Health Misinformation on Social Media

Access to accurate, up-to-date health information has been critical to keeping individuals and communities safe during the COVID-19 pandemic. As research around the virus evolved rapidly, social media became one site where health misinformation was widely disseminated—both intentionally and unintentionally (1). In response, U.S. Surgeon General Vivek Murthy has named Health Misinformation as one of his office’s top priorities (4). In an advisory titled “Confronting Health Misinformation,” Murthy stated that “Misinformation has caused confusion and led people to decline COVID-19 vaccines, reject public health measures such as masking and physical distancing, and use unproven treatments” (4). Within this landscape of widespread health misinformation on social media, it is critical that individuals, health professionals, companies, and governments take action and respond to this public health crisis. 

Health misinformation has been defined by researchers as health-related claims that are false or misleading according to current scientific consensus (3). Indeed, the spread of these false claims through social media is nothing new. A literature review from 2021 found that health misinformation was most common on topics of smoking and drugs, with the prevalence of health misinformation reaching 87% of posts in one category – Twitter posts about drugs – according to one study (5). Misinformation about vaccines had the second highest prevalence, reaching 43%, followed by diseases and pandemics at 40% and pro-eating disorder arguments at 36% (5). Amongst the platforms surveyed, Twitter had the highest rate of health misinformation (5). Some of these claims originated from non-medical professionals who are actively seeking to spread misinformation. However, many are simply the result of civilians reacting with confusion and fear.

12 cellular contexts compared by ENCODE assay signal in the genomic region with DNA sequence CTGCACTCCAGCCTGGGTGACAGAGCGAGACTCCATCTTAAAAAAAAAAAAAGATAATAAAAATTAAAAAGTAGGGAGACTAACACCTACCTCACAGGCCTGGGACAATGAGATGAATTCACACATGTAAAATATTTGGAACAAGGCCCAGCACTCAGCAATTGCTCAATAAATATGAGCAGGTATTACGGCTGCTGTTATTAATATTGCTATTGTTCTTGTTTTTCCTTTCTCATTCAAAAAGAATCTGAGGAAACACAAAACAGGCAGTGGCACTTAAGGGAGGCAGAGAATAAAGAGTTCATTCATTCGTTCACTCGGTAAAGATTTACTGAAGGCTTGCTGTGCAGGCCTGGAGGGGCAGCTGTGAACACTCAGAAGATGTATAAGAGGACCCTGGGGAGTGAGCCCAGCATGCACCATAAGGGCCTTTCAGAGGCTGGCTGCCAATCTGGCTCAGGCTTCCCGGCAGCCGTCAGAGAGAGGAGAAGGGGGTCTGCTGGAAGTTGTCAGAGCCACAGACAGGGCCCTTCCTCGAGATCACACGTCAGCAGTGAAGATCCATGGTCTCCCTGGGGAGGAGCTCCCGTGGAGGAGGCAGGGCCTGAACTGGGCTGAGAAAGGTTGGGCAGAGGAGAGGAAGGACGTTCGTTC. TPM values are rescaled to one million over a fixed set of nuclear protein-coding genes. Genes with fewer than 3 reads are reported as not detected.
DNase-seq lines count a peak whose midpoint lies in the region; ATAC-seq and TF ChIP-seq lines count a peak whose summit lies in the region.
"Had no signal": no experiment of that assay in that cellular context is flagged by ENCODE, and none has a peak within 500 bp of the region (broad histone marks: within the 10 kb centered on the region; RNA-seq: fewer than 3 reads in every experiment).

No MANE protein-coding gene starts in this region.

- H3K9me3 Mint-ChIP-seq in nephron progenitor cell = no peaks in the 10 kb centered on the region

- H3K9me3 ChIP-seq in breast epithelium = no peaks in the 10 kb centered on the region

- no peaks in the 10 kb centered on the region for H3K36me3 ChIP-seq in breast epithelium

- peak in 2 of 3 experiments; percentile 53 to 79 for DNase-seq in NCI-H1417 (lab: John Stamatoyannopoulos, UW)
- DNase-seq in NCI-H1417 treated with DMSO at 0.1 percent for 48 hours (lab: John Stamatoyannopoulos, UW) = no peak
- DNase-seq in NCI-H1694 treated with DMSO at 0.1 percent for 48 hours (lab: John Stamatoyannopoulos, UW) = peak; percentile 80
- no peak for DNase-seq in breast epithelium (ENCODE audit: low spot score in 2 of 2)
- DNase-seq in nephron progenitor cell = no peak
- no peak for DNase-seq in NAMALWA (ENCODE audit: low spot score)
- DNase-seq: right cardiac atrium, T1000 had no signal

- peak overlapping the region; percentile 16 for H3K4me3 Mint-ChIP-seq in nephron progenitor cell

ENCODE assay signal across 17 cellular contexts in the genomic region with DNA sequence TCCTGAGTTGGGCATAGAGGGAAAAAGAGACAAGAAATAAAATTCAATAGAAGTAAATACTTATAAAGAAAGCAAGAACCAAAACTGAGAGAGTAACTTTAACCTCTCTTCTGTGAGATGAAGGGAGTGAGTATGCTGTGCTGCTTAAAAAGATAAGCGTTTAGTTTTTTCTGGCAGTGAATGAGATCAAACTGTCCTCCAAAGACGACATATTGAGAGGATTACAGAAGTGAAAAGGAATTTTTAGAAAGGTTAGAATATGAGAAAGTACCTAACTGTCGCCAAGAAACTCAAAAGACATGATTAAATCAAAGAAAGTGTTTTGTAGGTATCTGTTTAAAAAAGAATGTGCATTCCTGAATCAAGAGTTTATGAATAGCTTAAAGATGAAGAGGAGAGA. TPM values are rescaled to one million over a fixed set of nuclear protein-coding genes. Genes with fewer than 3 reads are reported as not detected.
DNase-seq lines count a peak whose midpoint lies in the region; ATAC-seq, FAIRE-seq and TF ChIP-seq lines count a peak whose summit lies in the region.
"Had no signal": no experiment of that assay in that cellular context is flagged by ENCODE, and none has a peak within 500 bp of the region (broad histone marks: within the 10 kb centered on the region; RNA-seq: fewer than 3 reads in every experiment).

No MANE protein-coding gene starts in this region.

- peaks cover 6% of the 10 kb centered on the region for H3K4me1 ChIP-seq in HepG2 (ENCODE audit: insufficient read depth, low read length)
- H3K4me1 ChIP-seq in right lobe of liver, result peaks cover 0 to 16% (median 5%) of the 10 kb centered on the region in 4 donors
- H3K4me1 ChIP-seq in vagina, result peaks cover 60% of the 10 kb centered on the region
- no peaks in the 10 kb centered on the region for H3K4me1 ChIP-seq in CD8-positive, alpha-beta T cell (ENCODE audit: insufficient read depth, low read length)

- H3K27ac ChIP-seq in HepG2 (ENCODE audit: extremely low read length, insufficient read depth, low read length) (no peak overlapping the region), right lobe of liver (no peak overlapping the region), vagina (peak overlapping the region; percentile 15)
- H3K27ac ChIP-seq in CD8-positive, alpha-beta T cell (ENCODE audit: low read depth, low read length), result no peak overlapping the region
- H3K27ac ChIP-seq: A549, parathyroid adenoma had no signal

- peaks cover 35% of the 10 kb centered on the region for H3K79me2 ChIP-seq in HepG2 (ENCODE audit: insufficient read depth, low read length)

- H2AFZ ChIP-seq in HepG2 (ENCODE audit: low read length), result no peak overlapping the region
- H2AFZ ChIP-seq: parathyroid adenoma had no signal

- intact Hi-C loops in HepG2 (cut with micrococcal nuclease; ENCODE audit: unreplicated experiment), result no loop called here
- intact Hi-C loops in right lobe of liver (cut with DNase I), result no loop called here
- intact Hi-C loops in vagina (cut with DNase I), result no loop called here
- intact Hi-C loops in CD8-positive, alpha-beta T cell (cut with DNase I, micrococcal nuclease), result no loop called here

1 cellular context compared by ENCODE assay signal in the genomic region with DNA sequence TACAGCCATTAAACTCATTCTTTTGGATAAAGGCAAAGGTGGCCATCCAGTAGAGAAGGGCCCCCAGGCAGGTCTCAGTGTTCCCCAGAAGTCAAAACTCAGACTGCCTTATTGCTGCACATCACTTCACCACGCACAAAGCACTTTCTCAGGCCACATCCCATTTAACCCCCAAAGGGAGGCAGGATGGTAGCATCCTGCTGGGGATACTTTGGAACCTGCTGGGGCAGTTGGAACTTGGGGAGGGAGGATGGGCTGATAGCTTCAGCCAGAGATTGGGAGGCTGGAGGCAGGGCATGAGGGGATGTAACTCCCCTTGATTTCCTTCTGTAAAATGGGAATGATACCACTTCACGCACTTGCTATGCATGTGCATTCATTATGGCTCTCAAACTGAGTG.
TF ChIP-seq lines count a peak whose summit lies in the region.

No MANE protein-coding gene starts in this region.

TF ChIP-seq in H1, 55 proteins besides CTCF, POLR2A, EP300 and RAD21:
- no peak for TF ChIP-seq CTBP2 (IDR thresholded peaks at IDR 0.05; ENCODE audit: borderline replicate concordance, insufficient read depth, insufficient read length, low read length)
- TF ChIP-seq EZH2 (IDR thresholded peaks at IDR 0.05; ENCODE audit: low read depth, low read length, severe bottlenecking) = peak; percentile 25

In order to remedy the surplus of health misinformation that circulates on social media, additional research and new initiatives are necessary at both local and large-scale levels. For instance, more extensive research needs to be conducted on understudied platforms such as Reddit or WeChat and non-textual content such as videos, images, and memes (3). Cross-disciplinary research is also necessary to understand psychological factors involved, considering that health topics can be intermingled with complex emotions (3). Finally, effective responses to health misinformation need to be developed. Simply refuting false claims may be ineffective in many situations (3). Proactive strategies, such as priming users with accurate information and educating individuals about identifying reliable sources, need to be balanced with reactive strategies. 

Individuals, healthcare professionals, and technology companies can all play a role in combating health misinformation on social media. Health professionals have the power to proactively engage with their social media audiences and provide factual information to patients and followers (2). In addition, technology platforms are being called to develop more effective strategies for monitoring content (1). Recently, Global Head of YouTube Health, Dr. Garth Graham, announced that the video platform will be incorporating health information panels to highlight authoritative sources and health content shelves that display reliable videos when users search for health-related topics (1). While it remains to be seen whether these strategies will be effective, individuals can take action in their online and in-person communities by vetting the health information they are presented on social media. 


  1. Balsubramanian, Sai. “Health Misinformation Is A Pandemic, and Social Media Is Desperately Trying To Navigate it.” Forbes, 30 Oct 2022, 
  1. Bautista, John Robert et al. “Healthcare professionals’ acts of correcting health misinformation on social media.” International Journal of Medical Informatics, Vol. 148, April 2021, doi: 10.1016/j.ijmedinf.2021.104375 
  1. Chou, Wen-Ying et al. “Where We Go From Here: Health Misinformation on Social Media.” American Journal of Public Health, Vol. 110, No. S3, 2020, pp. S273-AS275, doi: 10.2105/AJPH.2020.305905 
  1. Murthy, Vivek. “Confronting Health Misinformation: The U.S. Surgeon General’s Advisory on Building a Healthy Information Environment.” Office of the U.S. Surgeon General, U.S. Department of Health and Human Services, 
  1. Suarez-Lledo, Victor and Javier Alvarez-Galvez. “Prevalence of Health Misinformation on Social Media: Systematic Review.” Journal of Medical Internet Research, Vol 23, No. 1, Jan 20 2021, doi: 10.2196/17187